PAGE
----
James Dean

(redirected from Dean, James)
Also found in: Dictionary, Thesaurus, Medical, Legal.
James Dean
James Byron Dean
BirthplaceMarion, Indiana, U.S.
EducationFairmount High School

Dean, James

Dean, James (James Byron Dean), 1931–55, American film actor, b. Marion, Ind. After a few stage and television roles, Dean was chosen to play the moody, rebellious son in the film East of Eden (1953). He was further identified with restless, inarticulate youth in his second film Rebel without a Cause (1954). Dean was killed when his racing car crashed the day after he finished work on Giant (1955). His death set off a worldwide wave of popular mourning unequaled since the death of Rudolph Valentino, and he has remained a cult hero.


See V. Herndon, James Dean: A Short Life (1974); D. Dalton and R. Cayen, James Dean: American Icon (1984); P. Alexander, Boulevard of Broken Dreams: The Life, Times and Legend of James Dean (1994).

The Columbia Electronic Encyclopedia™ Copyright © 2022, Columbia University Press. Licensed from Columbia University Press. All rights reserved.

Dean, James

(1931–1955) leader of restless youth cult in early 50s. [Am. Cinema: NCE, 730]

Dean, James

(1931–1955) actor whose inarticulateness epitomized the anti-eloquence of American youth in the 1950s. [Am. Cinema: Griffith, 423]
Allusions—Cultural, Literary, Biblical, and Historical: A Thematic Dictionary. Copyright 2008 The Gale Group, Inc. All rights reserved.

Dean, James (Byron)

(1931–55) film actor; born in Marion, Ind. Raised on an Iowa farm, after high school he attended college in California, where he joined a little theater group and did occasional television commercials and bit part film appearances. Arriving in New York in 1952, he got a part in See the Jaguar on Broadway. He had bit parts on television and acted on Broadway in The Immoralist (1954), which got him a Hollywood screen test. He starred in only three movies—East of Eden (1955), Rebel Without a Cause (1955), and Giant (1956)—but this moody actor was instantly acclaimed as the epitome of the mid-fifties, representing the alienated American youth of the time, the true rebel without a cause. On September 30, 1955 he was killed in a highway crash while driving his Porsche to compete in a racing event. He became a cult figure, and for many years after his death remained a symbol of youthful alienation and rebellion.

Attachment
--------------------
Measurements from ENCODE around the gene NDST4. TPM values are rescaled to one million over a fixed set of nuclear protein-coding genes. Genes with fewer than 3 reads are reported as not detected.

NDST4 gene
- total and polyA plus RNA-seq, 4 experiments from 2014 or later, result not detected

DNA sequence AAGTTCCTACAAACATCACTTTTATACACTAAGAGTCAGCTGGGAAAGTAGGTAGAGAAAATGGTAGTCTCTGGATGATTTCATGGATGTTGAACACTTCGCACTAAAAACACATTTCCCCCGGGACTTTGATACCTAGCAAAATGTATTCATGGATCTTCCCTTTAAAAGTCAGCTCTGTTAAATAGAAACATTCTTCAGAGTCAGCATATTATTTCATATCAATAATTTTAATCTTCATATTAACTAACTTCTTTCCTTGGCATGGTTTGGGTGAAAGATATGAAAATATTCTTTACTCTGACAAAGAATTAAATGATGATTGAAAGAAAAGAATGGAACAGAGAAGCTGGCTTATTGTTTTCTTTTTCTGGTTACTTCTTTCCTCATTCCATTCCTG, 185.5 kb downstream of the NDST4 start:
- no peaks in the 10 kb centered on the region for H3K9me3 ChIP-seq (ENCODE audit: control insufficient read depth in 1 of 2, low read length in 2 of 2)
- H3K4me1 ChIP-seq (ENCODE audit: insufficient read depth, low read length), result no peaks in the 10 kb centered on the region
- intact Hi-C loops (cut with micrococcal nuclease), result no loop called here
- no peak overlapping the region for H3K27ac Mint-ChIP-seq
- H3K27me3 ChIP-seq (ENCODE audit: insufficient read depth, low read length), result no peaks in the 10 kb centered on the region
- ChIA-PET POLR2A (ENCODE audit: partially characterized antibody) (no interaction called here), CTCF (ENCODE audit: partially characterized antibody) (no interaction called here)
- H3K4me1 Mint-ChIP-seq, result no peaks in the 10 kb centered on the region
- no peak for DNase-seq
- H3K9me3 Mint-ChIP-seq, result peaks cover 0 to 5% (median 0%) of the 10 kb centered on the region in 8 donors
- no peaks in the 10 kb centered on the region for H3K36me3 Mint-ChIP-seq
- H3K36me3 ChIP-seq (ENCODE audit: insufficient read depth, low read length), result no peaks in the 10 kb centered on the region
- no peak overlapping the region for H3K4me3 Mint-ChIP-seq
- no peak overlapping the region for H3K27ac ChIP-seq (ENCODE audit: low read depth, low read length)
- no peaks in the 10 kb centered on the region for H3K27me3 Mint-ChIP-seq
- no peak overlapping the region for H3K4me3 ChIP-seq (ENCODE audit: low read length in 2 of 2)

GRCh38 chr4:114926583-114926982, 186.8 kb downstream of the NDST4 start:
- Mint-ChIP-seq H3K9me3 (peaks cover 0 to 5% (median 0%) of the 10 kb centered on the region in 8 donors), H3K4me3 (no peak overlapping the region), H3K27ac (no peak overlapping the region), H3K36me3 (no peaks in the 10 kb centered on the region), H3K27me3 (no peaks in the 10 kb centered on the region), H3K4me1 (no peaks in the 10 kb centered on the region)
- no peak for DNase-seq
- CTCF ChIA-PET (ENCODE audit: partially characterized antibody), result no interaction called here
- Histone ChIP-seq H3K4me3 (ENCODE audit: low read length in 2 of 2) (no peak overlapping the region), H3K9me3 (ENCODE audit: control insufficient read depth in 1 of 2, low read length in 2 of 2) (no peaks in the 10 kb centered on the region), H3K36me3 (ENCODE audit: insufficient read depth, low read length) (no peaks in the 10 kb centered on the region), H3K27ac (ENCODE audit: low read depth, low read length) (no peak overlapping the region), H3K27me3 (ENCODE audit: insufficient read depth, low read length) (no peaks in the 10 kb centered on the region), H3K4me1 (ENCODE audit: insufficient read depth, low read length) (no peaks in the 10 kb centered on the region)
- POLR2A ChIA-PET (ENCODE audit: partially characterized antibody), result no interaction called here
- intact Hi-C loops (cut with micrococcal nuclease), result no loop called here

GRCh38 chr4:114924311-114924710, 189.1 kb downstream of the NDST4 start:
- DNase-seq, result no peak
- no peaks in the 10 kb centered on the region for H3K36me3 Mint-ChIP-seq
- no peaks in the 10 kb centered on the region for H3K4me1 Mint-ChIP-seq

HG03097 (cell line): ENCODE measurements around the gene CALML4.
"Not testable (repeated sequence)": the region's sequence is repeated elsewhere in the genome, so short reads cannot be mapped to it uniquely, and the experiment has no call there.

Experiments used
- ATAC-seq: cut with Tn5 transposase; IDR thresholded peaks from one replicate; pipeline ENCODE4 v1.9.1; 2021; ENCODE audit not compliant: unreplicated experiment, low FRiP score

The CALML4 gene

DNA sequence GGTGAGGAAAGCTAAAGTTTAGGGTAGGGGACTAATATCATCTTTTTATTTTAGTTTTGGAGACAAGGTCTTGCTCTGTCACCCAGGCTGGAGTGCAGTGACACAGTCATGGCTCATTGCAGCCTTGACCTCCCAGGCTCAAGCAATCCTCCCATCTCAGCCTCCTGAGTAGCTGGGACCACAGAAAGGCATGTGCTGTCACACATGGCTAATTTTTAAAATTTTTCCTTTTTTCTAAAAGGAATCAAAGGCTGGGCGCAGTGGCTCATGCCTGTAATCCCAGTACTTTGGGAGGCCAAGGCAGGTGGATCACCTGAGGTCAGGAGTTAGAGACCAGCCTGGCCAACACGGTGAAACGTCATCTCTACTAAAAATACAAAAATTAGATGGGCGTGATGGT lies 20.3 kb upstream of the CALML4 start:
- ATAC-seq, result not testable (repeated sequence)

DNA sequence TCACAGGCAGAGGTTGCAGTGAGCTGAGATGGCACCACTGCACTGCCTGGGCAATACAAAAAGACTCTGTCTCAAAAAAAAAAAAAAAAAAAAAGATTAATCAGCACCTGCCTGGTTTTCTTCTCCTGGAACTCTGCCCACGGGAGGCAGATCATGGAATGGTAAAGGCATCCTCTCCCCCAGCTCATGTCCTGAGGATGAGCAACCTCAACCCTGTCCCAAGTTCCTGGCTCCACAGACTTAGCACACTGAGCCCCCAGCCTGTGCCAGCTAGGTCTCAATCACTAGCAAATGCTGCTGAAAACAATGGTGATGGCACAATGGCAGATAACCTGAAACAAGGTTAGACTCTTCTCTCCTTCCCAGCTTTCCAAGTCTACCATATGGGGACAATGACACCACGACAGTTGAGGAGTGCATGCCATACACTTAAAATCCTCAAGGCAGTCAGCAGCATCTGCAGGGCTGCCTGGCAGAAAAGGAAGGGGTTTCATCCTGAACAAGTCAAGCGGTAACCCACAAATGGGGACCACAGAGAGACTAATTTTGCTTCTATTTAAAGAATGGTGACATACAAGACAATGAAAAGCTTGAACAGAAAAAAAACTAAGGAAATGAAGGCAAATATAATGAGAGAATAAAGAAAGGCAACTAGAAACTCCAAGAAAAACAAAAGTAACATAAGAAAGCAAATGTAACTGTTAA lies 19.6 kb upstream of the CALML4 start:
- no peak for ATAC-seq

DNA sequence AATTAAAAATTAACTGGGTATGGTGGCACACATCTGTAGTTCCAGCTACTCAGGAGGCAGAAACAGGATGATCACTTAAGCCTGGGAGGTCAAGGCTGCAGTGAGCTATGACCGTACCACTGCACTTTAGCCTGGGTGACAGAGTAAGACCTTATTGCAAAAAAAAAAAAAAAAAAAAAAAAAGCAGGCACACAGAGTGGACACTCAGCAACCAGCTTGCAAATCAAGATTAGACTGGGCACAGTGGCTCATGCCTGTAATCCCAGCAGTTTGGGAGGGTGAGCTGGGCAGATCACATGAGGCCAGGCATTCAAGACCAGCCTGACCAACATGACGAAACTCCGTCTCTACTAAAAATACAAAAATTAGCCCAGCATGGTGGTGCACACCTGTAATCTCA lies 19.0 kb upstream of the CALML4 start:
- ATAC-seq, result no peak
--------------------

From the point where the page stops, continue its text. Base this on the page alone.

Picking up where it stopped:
The Cambridge Dictionary of American Biography, by John S. Bowman. Copyright © Cambridge University Press 1995. Reproduced with permission.
References in periodicals archive ?
Boro (4-3-3): Collett; Ward, Albrighton (Hadland 84), Dean, James (Nisevic 50); Noon (Belcher 72), Burns, Lavery; Smith, Moore, Glover.
Boro (4-3-3): Boro (4-3-3): Collett; Ward, Albrighton, Dean, James; Burns, Noon, Walker (Lavery 49); Smith (Marsden 87), Moore (Nisevic 90), Glover.
Boro (4-3-3): Collett; Hadland, Albrighton, Dean, James; Burns, Noon, Lavery (Lavery 68), Walker, Moore (Marsden 87), Smith (Glover 76).
With all the squad out of contract, the Boro chief has some negotiating in front of him but there's no doubt he wants the likes of Player of the Year Kyle Storer, skipper Mark Noon, keeper Danny Alcock, versatile Justin Marsden and fans' favourite Guy Hadland to stay put, plus the young quartet of Gareth Dean, James Armson, Eddie Nisevic and Adam Walker.
The youthful trio of Gareth Dean, James Armson and Eddie Nisevic all trained in the week despite nursing minor injuries but skipper Mark Noon is a definite absentee with medial knee ligament damage.
Wilkin was delighted to see the intrepid youthful trio of Gareth Dean, James Armson and Eddie Nisevic all train on Tuesday night despite picking up injuries in the Worcester success.
Taylor follows in the footsteps of T Gareth Dean, James Armson and Eddie Nisevic, all of whom have come e through the youth team in recent years and are now established first team regulars.